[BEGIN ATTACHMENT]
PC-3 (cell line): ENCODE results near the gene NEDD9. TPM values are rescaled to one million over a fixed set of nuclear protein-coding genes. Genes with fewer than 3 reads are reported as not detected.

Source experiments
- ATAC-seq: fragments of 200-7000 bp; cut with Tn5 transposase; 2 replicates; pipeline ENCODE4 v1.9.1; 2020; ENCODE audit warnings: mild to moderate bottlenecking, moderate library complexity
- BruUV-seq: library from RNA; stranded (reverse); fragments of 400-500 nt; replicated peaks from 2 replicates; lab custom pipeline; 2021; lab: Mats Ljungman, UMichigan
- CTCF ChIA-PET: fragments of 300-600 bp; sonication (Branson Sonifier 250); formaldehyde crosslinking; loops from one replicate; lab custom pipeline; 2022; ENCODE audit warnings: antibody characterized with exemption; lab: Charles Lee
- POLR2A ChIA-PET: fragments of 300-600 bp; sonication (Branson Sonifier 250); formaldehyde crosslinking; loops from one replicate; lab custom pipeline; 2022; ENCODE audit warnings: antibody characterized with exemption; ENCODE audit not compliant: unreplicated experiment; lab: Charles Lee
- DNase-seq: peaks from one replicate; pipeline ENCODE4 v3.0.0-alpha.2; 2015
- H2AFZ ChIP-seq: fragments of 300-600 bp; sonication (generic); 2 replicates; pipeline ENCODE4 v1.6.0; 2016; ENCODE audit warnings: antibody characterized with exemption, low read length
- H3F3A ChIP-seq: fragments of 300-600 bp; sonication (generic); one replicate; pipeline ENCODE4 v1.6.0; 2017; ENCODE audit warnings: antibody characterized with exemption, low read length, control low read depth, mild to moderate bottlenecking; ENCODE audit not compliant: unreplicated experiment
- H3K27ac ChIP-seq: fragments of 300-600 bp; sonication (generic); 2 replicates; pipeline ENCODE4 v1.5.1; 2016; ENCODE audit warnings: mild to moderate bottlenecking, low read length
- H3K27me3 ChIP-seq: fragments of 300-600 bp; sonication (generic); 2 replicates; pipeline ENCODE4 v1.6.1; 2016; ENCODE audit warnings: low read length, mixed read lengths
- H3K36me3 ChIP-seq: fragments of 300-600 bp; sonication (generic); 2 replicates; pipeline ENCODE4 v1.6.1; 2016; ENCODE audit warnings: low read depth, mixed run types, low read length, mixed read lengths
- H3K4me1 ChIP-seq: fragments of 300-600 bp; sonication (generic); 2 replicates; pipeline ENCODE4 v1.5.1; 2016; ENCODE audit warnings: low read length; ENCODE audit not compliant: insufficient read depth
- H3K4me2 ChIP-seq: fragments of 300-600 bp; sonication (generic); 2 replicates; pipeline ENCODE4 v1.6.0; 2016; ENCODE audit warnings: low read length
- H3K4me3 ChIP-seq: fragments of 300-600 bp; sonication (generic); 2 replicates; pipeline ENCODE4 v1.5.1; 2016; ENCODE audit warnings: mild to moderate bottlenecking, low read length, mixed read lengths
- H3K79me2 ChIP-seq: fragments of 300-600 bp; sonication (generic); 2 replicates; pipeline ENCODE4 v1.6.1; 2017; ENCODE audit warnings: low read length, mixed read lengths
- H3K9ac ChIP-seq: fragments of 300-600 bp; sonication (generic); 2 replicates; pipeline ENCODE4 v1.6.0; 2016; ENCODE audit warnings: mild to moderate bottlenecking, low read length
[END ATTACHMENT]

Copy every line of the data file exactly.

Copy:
PC-3 (cell line): ENCODE results near the gene NEDD9. TPM values are rescaled to one million over a fixed set of nuclear protein-coding genes. Genes with fewer than 3 reads are reported as not detected.

Source experiments
- ATAC-seq: fragments of 200-7000 bp; cut with Tn5 transposase; 2 replicates; pipeline ENCODE4 v1.9.1; 2020; ENCODE audit warnings: mild to moderate bottlenecking, moderate library complexity
- BruUV-seq: library from RNA; stranded (reverse); fragments of 400-500 nt; replicated peaks from 2 replicates; lab custom pipeline; 2021; lab: Mats Ljungman, UMichigan
- CTCF ChIA-PET: fragments of 300-600 bp; sonication (Branson Sonifier 250); formaldehyde crosslinking; loops from one replicate; lab custom pipeline; 2022; ENCODE audit warnings: antibody characterized with exemption; lab: Charles Lee
- POLR2A ChIA-PET: fragments of 300-600 bp; sonication (Branson Sonifier 250); formaldehyde crosslinking; loops from one replicate; lab custom pipeline; 2022; ENCODE audit warnings: antibody characterized with exemption; ENCODE audit not compliant: unreplicated experiment; lab: Charles Lee
- DNase-seq: peaks from one replicate; pipeline ENCODE4 v3.0.0-alpha.2; 2015
- H2AFZ ChIP-seq: fragments of 300-600 bp; sonication (generic); 2 replicates; pipeline ENCODE4 v1.6.0; 2016; ENCODE audit warnings: antibody characterized with exemption, low read length
- H3F3A ChIP-seq: fragments of 300-600 bp; sonication (generic); one replicate; pipeline ENCODE4 v1.6.0; 2017; ENCODE audit warnings: antibody characterized with exemption, low read length, control low read depth, mild to moderate bottlenecking; ENCODE audit not compliant: unreplicated experiment
- H3K27ac ChIP-seq: fragments of 300-600 bp; sonication (generic); 2 replicates; pipeline ENCODE4 v1.5.1; 2016; ENCODE audit warnings: mild to moderate bottlenecking, low read length
- H3K27me3 ChIP-seq: fragments of 300-600 bp; sonication (generic); 2 replicates; pipeline ENCODE4 v1.6.1; 2016; ENCODE audit warnings: low read length, mixed read lengths
- H3K36me3 ChIP-seq: fragments of 300-600 bp; sonication (generic); 2 replicates; pipeline ENCODE4 v1.6.1; 2016; ENCODE audit warnings: low read depth, mixed run types, low read length, mixed read lengths
- H3K4me1 ChIP-seq: fragments of 300-600 bp; sonication (generic); 2 replicates; pipeline ENCODE4 v1.5.1; 2016; ENCODE audit warnings: low read length; ENCODE audit not compliant: insufficient read depth
- H3K4me2 ChIP-seq: fragments of 300-600 bp; sonication (generic); 2 replicates; pipeline ENCODE4 v1.6.0; 2016; ENCODE audit warnings: low read length
- H3K4me3 ChIP-seq: fragments of 300-600 bp; sonication (generic); 2 replicates; pipeline ENCODE4 v1.5.1; 2016; ENCODE audit warnings: mild to moderate bottlenecking, low read length, mixed read lengths
- H3K79me2 ChIP-seq: fragments of 300-600 bp; sonication (generic); 2 replicates; pipeline ENCODE4 v1.6.1; 2017; ENCODE audit warnings: low read length, mixed read lengths
- H3K9ac ChIP-seq: fragments of 300-600 bp; sonication (generic); 2 replicates; pipeline ENCODE4 v1.6.0; 2016; ENCODE audit warnings: mild to moderate bottlenecking, low read length